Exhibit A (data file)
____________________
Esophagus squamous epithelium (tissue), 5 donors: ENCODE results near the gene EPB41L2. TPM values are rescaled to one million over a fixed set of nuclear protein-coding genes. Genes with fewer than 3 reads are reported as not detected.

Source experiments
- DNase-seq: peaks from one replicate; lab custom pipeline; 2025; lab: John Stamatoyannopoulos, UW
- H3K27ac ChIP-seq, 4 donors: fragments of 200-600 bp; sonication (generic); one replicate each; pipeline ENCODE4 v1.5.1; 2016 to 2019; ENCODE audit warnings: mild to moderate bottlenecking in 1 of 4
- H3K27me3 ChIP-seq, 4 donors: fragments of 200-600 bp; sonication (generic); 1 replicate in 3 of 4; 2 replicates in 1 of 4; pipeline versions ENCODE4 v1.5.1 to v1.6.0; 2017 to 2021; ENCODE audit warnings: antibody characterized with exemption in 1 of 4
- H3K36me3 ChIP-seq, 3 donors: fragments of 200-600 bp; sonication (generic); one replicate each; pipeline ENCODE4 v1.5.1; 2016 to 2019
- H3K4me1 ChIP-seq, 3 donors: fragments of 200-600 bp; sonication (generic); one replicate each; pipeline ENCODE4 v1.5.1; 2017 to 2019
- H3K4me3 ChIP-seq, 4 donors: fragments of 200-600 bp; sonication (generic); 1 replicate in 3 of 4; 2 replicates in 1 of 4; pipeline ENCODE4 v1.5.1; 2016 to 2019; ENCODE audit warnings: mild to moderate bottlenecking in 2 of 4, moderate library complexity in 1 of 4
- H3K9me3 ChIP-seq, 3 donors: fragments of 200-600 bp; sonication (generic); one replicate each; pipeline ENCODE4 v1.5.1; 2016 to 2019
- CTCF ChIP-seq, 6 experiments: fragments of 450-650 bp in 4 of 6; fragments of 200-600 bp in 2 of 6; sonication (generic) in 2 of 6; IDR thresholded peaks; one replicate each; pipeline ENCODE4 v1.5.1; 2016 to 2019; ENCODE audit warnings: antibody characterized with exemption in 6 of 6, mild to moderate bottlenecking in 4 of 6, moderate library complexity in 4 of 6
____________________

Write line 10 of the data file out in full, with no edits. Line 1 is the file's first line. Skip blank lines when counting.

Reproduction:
- CTCF ChIP-seq, 6 experiments: fragments of 450-650 bp in 4 of 6; fragments of 200-600 bp in 2 of 6; sonication (generic) in 2 of 6; IDR thresholded peaks; one replicate each; pipeline ENCODE4 v1.5.1; 2016 to 2019; ENCODE audit warnings: antibody characterized with exemption in 6 of 6, mild to moderate bottlenecking in 4 of 6, moderate library complexity in 4 of 6